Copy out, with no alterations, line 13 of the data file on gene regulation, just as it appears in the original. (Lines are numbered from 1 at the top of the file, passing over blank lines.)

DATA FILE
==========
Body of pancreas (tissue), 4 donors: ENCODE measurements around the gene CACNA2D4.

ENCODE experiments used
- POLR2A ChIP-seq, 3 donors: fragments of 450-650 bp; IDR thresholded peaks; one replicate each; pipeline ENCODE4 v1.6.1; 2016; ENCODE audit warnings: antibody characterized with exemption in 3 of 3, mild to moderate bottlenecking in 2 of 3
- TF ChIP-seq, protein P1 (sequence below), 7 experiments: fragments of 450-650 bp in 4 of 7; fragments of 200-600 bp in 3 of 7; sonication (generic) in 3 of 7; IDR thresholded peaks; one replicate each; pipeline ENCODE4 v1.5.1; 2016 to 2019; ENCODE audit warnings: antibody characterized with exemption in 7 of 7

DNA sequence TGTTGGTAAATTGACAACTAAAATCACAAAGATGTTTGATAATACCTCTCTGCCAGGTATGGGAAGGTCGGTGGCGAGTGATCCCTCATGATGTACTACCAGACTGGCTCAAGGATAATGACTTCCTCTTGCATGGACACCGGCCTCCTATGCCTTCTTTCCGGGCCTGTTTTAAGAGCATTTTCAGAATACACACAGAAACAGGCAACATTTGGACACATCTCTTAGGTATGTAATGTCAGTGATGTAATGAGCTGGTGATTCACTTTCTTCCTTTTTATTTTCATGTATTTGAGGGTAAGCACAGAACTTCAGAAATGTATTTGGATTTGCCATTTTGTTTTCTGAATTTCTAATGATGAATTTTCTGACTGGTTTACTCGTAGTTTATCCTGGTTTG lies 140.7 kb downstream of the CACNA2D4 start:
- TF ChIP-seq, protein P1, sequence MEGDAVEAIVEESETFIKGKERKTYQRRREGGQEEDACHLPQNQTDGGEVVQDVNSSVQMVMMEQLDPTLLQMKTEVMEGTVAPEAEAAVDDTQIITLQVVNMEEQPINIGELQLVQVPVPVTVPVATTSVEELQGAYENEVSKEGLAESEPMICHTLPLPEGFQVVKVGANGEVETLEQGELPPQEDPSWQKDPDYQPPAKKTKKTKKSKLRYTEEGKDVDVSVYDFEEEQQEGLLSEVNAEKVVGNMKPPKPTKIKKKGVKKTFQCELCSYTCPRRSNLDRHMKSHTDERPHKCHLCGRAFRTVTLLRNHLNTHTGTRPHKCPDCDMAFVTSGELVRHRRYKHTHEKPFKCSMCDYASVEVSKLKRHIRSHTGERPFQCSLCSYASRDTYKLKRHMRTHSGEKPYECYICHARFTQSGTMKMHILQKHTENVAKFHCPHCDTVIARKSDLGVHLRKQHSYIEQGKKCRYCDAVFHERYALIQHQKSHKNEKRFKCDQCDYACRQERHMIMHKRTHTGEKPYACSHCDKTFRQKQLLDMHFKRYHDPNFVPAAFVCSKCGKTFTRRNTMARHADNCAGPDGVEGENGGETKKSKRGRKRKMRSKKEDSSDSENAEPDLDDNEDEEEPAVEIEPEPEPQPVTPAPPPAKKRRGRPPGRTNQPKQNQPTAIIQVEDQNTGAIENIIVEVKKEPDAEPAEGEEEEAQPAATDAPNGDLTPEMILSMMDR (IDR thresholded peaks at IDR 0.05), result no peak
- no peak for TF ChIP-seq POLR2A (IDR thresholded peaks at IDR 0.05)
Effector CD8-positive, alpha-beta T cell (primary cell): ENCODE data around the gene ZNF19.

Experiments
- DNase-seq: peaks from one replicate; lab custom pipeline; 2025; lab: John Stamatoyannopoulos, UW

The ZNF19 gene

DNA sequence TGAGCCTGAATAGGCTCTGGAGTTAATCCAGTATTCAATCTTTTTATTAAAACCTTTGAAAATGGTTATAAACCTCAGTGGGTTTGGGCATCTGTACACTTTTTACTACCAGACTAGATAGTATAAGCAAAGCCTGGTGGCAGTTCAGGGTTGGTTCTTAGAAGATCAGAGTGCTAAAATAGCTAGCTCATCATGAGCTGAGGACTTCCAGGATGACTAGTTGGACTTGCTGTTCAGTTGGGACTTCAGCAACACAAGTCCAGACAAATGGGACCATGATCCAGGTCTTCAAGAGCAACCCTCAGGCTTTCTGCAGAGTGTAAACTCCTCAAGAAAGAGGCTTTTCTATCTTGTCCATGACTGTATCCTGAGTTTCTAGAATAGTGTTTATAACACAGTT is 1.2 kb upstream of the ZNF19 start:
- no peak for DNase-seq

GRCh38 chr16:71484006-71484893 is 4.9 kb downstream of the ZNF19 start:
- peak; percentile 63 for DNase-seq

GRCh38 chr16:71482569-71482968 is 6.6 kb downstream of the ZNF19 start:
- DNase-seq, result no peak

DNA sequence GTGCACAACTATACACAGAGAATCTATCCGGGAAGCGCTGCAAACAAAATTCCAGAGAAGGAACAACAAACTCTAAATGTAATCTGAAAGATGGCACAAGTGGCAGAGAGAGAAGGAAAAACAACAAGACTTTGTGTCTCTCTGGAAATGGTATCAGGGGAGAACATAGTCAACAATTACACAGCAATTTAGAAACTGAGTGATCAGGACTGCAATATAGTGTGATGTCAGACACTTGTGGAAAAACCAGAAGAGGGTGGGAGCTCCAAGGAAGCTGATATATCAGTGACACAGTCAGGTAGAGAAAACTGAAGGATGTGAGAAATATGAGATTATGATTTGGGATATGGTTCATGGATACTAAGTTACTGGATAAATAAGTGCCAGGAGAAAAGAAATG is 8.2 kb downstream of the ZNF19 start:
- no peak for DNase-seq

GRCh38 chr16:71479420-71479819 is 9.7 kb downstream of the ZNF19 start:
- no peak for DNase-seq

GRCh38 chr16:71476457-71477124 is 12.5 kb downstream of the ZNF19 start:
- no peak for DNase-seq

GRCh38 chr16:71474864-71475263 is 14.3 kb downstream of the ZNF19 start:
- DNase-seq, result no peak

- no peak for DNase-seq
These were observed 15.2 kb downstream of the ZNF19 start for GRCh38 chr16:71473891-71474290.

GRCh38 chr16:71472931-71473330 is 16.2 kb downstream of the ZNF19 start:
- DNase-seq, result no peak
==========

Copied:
- no peak for DNase-seq